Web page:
Closing schools is never going to be an easy thing to do.
It’s hard on the school population, which by and large tend to be the younger children — there are more elementary schools than middle or high schools — and it is hard on parents, who naturally are not eager to see their children being bussed long distances to go to school.
It’s hard on teachers, who have to say goodbye to a workplace they may have called home for years, whether they are moving to a new school with the students or seeing jobs cut.
Nor is closing a school an easy decision for administrators and trustees; after all, this is a decision that is going to affect the lives of children and adults for years to come.
However, situations change: population centres shift as neighbourhoods age, or, as we are seeing across B.C., sometimes there is just not enough new students entering the system to fill all the schools we have.
The trustees for the Okanagan Skaha School District are to be commended for the open approach they are taking to this decision, with extensive consultation sessions, that have already had an affect on the options they are considering.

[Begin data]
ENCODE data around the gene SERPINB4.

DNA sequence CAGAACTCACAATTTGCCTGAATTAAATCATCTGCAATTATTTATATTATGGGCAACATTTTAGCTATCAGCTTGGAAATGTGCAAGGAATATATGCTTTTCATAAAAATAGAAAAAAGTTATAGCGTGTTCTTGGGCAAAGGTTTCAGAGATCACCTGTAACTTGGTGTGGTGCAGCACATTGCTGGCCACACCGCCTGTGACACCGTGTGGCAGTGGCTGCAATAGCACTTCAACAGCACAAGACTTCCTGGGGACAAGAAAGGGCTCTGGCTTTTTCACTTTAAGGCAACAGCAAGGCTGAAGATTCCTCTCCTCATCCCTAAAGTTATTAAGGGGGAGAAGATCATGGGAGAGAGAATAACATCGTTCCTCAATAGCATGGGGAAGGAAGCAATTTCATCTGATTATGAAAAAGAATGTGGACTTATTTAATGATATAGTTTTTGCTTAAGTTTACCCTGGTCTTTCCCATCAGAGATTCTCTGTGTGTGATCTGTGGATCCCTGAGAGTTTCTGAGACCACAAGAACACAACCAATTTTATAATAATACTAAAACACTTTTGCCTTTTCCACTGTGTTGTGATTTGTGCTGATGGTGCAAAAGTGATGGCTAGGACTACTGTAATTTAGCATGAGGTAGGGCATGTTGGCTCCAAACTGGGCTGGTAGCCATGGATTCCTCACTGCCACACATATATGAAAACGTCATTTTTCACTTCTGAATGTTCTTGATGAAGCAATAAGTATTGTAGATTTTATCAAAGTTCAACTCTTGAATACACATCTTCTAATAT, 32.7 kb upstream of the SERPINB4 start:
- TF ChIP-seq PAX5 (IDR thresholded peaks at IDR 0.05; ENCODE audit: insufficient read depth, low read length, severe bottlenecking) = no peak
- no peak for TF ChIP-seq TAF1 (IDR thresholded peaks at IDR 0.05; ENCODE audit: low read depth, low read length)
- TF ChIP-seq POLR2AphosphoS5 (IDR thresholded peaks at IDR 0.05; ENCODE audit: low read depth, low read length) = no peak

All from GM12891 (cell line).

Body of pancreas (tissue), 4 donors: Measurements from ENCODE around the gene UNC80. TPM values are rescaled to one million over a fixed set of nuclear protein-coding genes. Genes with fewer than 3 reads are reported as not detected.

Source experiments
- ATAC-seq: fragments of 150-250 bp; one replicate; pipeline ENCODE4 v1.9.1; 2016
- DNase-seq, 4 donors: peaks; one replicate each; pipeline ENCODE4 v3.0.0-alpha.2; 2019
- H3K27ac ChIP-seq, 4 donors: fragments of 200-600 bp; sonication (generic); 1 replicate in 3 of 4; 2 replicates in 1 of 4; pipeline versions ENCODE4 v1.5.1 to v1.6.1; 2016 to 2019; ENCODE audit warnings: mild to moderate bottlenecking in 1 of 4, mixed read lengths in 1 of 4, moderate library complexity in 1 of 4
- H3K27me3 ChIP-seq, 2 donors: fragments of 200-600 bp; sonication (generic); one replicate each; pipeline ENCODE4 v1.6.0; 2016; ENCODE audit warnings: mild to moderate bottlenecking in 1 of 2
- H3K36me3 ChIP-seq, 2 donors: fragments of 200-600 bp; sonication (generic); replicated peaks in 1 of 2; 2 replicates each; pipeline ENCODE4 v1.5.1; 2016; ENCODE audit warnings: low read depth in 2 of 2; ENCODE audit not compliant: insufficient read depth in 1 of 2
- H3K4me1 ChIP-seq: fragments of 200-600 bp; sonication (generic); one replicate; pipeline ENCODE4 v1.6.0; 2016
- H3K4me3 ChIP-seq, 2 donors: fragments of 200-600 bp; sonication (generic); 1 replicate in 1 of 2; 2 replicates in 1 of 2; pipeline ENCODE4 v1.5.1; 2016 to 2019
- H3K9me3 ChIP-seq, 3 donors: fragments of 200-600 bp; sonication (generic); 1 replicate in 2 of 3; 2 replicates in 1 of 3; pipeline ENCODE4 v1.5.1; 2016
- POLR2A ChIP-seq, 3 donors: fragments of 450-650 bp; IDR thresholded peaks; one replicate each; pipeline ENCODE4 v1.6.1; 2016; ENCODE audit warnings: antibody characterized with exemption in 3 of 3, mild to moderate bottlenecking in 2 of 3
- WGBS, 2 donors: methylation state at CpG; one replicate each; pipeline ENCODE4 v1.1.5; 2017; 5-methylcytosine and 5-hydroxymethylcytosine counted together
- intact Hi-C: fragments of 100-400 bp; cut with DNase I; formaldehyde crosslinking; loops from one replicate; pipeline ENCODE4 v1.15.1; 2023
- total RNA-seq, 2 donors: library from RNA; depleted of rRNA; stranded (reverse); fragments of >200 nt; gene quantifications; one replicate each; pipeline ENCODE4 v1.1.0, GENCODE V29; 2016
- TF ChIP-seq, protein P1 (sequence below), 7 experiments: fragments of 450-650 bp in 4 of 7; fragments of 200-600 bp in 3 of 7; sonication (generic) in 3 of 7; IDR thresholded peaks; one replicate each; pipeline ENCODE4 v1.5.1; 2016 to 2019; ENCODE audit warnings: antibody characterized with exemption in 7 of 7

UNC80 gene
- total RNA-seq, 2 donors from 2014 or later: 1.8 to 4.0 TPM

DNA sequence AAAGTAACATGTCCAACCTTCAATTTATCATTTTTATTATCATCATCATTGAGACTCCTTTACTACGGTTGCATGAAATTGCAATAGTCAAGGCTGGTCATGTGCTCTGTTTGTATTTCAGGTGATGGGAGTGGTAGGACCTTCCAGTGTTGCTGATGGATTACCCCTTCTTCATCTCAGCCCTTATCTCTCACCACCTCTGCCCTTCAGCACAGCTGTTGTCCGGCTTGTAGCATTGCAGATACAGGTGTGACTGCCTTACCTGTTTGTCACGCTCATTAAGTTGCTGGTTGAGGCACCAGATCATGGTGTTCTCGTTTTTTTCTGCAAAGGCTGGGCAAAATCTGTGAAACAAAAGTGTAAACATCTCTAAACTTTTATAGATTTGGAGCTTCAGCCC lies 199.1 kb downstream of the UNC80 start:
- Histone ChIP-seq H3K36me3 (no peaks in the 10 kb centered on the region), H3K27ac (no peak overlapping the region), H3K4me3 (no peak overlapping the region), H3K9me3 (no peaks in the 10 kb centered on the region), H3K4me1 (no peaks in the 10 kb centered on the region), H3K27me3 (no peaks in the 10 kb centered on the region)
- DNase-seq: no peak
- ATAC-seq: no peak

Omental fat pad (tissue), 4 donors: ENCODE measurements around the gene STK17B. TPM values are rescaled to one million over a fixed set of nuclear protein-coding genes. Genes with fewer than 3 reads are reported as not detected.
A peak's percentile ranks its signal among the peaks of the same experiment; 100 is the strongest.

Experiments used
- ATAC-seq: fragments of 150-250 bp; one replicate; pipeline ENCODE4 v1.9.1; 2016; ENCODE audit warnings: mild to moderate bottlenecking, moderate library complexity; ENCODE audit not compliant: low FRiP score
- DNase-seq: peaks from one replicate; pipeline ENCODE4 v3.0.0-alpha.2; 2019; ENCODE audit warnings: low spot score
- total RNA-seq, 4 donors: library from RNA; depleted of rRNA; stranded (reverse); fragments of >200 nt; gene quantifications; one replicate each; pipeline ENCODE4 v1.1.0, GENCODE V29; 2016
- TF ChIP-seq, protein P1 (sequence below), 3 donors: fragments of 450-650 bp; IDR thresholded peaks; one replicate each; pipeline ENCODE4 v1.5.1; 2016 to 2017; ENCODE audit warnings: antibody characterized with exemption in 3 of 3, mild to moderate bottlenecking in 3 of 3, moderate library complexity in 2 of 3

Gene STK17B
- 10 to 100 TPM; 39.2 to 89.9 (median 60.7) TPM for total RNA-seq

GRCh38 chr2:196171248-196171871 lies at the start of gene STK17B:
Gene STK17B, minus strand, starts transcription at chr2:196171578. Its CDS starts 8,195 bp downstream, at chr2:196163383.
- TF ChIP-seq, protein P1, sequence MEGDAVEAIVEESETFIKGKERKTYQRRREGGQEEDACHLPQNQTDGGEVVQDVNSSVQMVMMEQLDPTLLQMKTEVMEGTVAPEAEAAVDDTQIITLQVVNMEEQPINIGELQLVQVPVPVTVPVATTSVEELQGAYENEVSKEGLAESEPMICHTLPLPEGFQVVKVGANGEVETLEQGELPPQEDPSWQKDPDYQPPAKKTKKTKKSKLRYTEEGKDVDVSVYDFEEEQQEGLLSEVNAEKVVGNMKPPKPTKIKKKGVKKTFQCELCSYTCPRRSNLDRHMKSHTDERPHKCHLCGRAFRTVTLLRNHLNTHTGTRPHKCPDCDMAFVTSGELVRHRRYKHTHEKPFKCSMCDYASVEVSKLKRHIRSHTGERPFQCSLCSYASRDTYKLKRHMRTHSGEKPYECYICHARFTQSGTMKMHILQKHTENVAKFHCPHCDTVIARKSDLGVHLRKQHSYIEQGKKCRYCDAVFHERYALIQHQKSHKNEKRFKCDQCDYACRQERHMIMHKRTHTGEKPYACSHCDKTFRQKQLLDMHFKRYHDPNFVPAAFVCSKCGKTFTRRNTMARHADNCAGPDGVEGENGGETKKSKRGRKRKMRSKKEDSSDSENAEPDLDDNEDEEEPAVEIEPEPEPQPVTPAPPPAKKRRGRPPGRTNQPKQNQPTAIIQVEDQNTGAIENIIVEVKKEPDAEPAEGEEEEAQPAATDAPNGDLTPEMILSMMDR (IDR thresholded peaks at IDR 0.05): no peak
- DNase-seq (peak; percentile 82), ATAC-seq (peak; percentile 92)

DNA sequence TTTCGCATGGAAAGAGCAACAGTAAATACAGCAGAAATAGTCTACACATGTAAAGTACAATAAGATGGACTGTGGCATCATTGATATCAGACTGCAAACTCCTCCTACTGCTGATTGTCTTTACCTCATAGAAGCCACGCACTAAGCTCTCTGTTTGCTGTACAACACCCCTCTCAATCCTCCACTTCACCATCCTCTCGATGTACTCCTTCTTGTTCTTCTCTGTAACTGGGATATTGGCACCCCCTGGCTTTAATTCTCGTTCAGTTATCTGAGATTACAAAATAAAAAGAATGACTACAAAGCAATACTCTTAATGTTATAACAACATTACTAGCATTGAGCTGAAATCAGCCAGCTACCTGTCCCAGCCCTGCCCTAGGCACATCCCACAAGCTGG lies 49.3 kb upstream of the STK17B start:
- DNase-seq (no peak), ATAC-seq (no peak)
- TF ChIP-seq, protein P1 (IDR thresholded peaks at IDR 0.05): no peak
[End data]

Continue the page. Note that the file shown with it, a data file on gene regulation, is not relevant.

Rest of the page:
Closing schools and consolidating student populations isn’t without its merits. Larger schools don’t always mean larger class sizes, but they do mean more resources available to the students. And a larger student population brings the possibility of greater social interaction with a child’s peers. Next to academics, social development and integration are the greatest benefits of the public school system.
Financially, the benefits are obvious. Shuttering schools reduces costs for the school district, but it also creates the possibility of an increased income stream, through either rental or sale of the properties.
Parents aren’t going to stop worrying about how a school closure will affect their child’s education, but as you attend the upcoming consultation sessions, it is important to keep in mind that there are positives as well.